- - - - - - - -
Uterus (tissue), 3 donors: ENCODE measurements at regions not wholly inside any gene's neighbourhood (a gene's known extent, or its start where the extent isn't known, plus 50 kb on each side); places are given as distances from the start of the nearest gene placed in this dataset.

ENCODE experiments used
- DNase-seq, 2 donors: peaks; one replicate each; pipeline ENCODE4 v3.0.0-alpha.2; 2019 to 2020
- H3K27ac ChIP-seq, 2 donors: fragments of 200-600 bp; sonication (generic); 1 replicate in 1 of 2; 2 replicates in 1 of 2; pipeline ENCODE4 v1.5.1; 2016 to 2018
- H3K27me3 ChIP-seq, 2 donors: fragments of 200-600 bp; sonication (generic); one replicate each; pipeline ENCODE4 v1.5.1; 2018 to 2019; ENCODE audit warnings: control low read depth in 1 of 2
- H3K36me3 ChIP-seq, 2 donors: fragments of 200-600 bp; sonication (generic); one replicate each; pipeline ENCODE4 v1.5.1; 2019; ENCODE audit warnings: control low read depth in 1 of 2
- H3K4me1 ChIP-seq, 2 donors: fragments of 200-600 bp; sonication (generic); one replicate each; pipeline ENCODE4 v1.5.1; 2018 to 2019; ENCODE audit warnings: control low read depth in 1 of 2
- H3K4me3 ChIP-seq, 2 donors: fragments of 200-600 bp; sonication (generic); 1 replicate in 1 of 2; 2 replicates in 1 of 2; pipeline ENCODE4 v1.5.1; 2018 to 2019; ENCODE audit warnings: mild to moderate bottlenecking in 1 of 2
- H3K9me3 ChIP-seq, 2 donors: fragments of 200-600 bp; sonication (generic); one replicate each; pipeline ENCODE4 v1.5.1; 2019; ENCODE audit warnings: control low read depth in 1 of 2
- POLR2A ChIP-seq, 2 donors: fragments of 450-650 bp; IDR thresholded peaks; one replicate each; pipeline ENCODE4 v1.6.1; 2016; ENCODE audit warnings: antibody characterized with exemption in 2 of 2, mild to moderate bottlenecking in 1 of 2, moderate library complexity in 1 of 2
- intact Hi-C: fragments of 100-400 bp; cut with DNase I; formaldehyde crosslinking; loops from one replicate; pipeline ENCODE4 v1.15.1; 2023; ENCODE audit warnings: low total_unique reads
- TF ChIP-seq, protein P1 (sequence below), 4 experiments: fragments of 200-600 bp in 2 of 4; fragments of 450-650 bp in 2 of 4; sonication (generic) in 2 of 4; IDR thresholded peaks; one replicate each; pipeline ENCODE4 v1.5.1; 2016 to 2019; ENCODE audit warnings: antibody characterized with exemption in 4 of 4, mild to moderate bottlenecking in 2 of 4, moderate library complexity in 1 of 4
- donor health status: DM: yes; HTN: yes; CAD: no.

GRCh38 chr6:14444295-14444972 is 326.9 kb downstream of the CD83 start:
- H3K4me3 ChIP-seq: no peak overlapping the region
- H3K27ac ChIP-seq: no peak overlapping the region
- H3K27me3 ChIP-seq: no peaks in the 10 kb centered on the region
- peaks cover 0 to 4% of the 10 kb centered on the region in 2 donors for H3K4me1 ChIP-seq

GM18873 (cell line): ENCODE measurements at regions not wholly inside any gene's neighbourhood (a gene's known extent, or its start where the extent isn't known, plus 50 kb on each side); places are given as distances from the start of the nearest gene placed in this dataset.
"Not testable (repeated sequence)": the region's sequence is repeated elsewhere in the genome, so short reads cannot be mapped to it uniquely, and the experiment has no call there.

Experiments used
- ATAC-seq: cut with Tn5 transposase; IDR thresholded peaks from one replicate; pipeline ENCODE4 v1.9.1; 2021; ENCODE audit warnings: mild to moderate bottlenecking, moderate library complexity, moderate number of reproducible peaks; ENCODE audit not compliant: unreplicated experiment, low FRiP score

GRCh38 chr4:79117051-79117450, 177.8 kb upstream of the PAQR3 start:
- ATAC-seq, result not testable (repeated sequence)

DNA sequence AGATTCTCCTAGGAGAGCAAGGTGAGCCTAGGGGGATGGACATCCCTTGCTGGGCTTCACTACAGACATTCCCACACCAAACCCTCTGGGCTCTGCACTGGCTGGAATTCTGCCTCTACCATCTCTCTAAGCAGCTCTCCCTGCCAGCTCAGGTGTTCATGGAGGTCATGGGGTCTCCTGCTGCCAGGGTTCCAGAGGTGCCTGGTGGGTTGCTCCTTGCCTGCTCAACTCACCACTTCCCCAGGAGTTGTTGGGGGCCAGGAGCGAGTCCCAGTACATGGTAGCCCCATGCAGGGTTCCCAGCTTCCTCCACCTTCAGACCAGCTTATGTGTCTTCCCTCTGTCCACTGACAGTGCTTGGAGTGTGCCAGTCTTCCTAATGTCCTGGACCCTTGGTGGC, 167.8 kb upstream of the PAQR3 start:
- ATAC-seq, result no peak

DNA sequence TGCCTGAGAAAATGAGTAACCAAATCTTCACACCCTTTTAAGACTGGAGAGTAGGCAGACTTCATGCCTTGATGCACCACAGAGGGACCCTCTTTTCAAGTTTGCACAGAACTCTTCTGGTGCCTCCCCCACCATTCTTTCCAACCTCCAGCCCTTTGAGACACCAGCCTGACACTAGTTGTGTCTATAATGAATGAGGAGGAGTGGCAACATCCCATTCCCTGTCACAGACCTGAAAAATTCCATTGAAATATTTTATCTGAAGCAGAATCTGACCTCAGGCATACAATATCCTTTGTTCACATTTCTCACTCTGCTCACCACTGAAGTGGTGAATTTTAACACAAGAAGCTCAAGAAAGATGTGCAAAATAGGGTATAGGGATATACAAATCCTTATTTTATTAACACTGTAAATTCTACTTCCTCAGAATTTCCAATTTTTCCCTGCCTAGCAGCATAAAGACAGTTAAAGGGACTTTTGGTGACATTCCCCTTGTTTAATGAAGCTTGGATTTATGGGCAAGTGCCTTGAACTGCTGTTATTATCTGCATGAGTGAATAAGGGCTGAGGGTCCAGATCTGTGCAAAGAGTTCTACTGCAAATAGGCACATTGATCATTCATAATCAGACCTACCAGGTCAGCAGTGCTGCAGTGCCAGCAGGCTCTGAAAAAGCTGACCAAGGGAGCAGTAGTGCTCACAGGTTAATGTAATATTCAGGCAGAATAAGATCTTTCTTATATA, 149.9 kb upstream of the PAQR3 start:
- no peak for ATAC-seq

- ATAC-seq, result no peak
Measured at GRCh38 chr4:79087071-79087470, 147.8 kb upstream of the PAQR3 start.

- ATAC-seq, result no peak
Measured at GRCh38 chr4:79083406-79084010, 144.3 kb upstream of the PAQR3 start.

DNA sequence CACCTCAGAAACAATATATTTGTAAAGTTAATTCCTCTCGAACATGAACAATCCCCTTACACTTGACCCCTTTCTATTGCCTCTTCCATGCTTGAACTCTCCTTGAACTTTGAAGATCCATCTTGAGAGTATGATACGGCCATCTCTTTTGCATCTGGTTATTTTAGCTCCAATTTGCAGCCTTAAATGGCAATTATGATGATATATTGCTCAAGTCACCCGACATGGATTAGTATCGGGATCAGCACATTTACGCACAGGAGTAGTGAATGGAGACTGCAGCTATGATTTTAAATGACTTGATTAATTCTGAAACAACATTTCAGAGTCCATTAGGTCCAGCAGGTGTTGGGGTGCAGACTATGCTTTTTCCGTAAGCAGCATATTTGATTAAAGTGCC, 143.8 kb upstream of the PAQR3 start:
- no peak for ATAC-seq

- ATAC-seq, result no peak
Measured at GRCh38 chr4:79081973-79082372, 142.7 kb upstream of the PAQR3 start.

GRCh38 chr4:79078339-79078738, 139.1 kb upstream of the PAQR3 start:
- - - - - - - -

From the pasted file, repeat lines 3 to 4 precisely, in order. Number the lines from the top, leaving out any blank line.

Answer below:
- DNase-seq, 2 donors: peaks; one replicate each; pipeline ENCODE4 v3.0.0-alpha.2; 2019 to 2020
- H3K27ac ChIP-seq, 2 donors: fragments of 200-600 bp; sonication (generic); 1 replicate in 1 of 2; 2 replicates in 1 of 2; pipeline ENCODE4 v1.5.1; 2016 to 2018